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False fronts aren’t just for buildings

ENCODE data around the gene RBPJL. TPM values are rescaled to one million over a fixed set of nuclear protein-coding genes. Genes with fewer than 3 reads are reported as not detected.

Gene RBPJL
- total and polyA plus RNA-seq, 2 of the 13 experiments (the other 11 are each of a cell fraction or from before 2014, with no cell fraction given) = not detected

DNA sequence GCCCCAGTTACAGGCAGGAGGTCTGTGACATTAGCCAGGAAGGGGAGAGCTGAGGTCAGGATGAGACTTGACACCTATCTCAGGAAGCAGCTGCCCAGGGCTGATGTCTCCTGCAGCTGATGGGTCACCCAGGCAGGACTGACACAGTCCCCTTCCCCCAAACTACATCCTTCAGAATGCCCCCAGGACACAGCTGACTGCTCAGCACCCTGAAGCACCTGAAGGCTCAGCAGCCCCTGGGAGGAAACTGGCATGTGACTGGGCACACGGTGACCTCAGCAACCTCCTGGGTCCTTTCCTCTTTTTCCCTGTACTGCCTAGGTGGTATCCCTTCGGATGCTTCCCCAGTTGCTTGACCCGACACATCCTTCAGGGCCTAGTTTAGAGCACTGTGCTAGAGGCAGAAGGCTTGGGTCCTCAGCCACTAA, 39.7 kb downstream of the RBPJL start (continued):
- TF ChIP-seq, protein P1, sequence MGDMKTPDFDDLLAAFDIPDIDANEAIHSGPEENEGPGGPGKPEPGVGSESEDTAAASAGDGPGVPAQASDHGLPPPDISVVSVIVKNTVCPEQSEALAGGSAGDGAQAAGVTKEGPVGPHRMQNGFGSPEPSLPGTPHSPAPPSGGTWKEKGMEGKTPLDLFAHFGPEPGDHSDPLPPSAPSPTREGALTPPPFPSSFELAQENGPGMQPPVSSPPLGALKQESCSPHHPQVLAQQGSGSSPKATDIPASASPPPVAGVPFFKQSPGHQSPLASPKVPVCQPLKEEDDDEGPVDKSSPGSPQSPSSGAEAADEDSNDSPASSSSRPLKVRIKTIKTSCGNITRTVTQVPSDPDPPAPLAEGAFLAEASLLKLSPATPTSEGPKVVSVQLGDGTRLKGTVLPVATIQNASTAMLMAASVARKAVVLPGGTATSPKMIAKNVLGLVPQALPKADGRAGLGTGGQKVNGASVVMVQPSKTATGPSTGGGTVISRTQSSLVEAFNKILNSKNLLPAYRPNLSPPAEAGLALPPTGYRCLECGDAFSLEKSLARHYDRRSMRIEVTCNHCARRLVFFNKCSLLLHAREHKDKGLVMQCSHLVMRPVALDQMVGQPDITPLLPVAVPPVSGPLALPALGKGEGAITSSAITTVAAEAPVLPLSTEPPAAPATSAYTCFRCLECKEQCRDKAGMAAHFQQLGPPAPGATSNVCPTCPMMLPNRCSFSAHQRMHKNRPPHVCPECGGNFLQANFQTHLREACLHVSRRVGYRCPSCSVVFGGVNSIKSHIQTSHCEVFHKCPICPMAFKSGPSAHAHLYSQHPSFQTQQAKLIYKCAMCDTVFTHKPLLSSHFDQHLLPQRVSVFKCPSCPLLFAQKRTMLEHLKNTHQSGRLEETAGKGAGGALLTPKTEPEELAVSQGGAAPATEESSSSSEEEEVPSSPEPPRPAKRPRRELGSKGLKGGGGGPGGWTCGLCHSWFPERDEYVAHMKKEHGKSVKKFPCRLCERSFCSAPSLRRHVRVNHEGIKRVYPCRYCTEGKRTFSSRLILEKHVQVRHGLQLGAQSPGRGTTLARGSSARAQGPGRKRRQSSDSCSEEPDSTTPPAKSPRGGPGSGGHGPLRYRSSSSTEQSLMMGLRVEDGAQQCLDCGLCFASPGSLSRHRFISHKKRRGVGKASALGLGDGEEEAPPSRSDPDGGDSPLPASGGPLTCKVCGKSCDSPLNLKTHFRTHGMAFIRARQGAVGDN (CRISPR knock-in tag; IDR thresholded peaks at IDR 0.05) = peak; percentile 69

I can’t tell you how happy I am to hear of the joint effort by Aspen Chamber Resort Association and the town of Snowmass Village to launch an aggressive campaign encouraging local businesses to provide better customer service. They have taken a page out of the Historical Preservation books and decided that we may as well have false fronts on all of our employees, too.A part of the plan is to send out 50 or so “mystery shoppers” to learn just which businesses are being naughty or nice. Apparently honesty isn’t a big part of improved guest services. If you are chosen as a “Star of the Moment” employee by the Gucci Gestapo, you could receive a gift certificate worth up to $15, which presumably you will have to spend in Glenwood since you can’t buy anything for that in Aspen, good service or not.Oh, I don’t believe that our resort is lacking much in the area of good manners and basic human decency. And, I believe our guests usually get what they pay for or, in rare occasions, at least what they deserve. I’m truly excited, though, because I know through experience what a morale booster these pep rallies of commerce can be for resort town employees this time of year as the days grow longer, and more draining.It was late February a couple of seasons past 20 years ago that I felt my buns go numb one evening, perched on the waxing bench in the ski shop where I spent my evenings going over graduate school entrance exam questions while going over the edges of customers’ skis with a Milbastard file. We employees huddled together after closing time to get our gluteus maximi masticated for generally doing nothing to weed out the bad attitudes that began sprouting up about Christmastime. After about an hour of threats, warnings, and “encouragement,” we were scared enough to promise our best efforts at making the customers smile.During the daytime, another one of my jobs was selling lift tickets at Little Nell. The base area of Aspen Mountain was a little different back in the pre-gondola era, and my ticket booth was perched up on the snow just perfectly so that I could look out my window and right into the ski shop, where our ski-shop smiley faces were now hanging on a rack by the door.One slow, spring-dripping, sunny afternoon, as the devil was searching for a short-term lease on a vacant workshop, I happened to glance out and see an attitude-adjusted co-worker, I’ll call him “Dufficy” for this story, sitting out on the bench in front of the ski shop tanning his eyelids. After a few minutes of observation, it became apparent to me that he was the only one looking after things over there.I picked up the phone and dialed the shop. Now, I must insert here that my intentions were initially good. Aside from waking Dufficy up, I was calling to see if I should bother showing up for work that evening, considering how slow it appeared to be over there. But, when I saw him reluctantly drag himself up off that bench to answer the phone, only after I had let it ring about a dozen times, Satan opened up for business.”Hello,” he answered lazily, not even bothering to identify the shop’s name.”Who’s this!” I demanded sharply in my best, nasty Texas drawl.This brought Dufficy to attention right quickly. He stuttered over his own name.”Well, Dufficy,” I said. “I’m Joe Smiddy and I had my skis waxed thar last night. Now I’ma standin’ here at the Sun Patio on toppa Ajack Mountain lookin’ at my skis an’ I don’t see no wax on ’em. Don’t ja reckon that for 30 bucks I’d see sumpin’ on em beside BS?”I’m not exaggerating now when I tell you I could almost hear Dufficy grit his teeth. I could practically feel him squeezing the receiver in his sweating fist. But, to his credit, he politely, even if tensely, explained to me how hot wax seeps into the ski bottom. He told me truthfully that you really can’t see the wax on the bases, especially after you take a run or two. He assured me that I had received the best service available.”Dufficy,” I said, and paused a moment for effect. “That’s the biggest load a road apples I ever been asked ta core. Lemme talk at the owner a that joint fer a minute! I’m tired a waistin’ time here.”I could not have been more surprised, or pleased with his reply.”I am the owner,” he lied, defiantly. The voice on his left shoulder was winning out. He was doomed!”Well Mr. Boss man, then I recommend that you grab another set a skis off yo rack and get yo skinny leetle behind up here an’ deliver ’em ta me in person, or I have a mind ta write me a letter ta yer local paper describin’ how you, the pro-pri-etor, tried ta cheat me outta ma money. I’ll own that lil’ snow-bunny junk shop a yos.”This put him in a terrible spot. He couldn’t lock up the store to fulfill my demand since he didn’t really own a key to it. But, he couldn’t risk a scathing letter to the local newspaper disparaging his boss, who would easily figure out who had impersonated him, either.Tension grows best in silence, and it grew lush there for a few minutes so that it was getting harder and harder for Dufficy to see any light. In the meantime, I was holding my breath, tears streaming down my cheeks, sweating and cramped up struggling mightily to hold the laughter. Finally, I could take no more and let loose a guffaw the Dufficy didn’t need the phone line to hear.He instantly knew it was me on the other end of that prank and he came rushing out into the street screaming every obscenity that he had committed to memory, which was impressively considerable, if memory serves. He threw in a few clear hand gestures for good measure. And, his endurance was strong, I have to add.The story has a happy ending, though. When the incident was recounted, mostly by me, the tension at the shop dissipated and we all fell back on our authentic attitudes, which the tourists seemed appreciative of after all. I concluded then, that the only place that a plastic smile really works is at Disneyland … on Goofy.Roger Marolt has participated in enough studies to know that you can’t please all of the guests all of the time, so you may as well be yourself. For further proof, contact him at roger@maroltllp.com